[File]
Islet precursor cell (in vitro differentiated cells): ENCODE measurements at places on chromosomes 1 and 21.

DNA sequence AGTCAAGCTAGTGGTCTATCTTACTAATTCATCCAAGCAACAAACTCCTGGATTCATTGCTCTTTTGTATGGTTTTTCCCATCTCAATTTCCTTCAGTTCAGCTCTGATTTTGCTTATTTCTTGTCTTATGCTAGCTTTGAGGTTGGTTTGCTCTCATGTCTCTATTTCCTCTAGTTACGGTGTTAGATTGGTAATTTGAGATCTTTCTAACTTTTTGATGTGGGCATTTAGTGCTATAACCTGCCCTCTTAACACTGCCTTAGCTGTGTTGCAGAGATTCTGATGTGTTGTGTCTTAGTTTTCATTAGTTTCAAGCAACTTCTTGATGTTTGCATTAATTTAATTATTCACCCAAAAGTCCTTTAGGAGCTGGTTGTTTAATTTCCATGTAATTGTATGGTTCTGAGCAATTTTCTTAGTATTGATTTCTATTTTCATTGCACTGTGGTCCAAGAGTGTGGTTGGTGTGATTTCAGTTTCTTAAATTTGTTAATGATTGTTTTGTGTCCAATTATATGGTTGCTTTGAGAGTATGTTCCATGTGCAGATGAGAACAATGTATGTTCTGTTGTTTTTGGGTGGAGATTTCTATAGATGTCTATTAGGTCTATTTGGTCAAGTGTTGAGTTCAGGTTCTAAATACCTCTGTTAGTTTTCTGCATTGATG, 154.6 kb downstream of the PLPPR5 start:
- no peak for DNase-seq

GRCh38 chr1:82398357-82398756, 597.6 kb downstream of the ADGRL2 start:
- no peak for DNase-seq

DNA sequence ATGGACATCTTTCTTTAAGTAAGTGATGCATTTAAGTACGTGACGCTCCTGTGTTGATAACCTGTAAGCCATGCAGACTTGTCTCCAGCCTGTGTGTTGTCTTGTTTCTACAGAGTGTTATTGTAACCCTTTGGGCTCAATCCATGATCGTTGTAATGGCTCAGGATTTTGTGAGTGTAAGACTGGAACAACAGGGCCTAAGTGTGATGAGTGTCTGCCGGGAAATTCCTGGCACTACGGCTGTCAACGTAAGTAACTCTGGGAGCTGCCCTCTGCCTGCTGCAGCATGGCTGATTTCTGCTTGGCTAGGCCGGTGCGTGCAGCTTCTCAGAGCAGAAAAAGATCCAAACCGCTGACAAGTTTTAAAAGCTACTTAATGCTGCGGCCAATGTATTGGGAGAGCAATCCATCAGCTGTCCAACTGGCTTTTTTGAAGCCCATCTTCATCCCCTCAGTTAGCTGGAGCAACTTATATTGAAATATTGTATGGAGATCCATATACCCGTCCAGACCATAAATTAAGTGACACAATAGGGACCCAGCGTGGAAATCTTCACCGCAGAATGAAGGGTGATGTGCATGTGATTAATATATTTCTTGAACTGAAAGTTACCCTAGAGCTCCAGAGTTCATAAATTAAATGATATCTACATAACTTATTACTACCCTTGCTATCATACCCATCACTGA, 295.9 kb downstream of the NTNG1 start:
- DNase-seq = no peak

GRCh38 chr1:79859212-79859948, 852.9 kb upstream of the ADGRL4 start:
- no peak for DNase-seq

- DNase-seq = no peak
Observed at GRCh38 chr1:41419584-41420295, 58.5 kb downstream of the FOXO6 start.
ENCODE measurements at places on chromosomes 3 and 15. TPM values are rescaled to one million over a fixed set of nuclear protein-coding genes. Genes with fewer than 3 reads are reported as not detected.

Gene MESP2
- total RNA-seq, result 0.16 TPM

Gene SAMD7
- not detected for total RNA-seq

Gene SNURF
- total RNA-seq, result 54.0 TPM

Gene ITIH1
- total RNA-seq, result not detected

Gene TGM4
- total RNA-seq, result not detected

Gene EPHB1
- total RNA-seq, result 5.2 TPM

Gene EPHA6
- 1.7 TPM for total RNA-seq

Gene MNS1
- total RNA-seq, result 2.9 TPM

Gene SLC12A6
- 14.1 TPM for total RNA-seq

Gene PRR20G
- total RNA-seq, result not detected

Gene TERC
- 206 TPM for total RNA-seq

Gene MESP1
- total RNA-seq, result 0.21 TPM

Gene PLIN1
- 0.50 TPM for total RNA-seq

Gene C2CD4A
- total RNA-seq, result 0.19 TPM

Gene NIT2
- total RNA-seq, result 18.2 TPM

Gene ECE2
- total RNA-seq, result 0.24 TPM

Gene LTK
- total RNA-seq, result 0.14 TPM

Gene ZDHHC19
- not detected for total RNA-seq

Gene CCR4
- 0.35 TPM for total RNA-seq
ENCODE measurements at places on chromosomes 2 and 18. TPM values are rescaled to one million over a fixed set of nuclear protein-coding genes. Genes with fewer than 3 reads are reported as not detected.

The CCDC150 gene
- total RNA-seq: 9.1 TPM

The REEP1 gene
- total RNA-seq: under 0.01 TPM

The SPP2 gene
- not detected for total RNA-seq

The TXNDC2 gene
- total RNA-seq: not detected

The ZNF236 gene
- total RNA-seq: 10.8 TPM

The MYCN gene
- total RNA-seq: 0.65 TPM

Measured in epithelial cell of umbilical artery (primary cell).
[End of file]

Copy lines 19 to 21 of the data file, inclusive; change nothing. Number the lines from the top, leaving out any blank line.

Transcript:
Gene ITIH1
- total RNA-seq, result not detected

Gene TGM4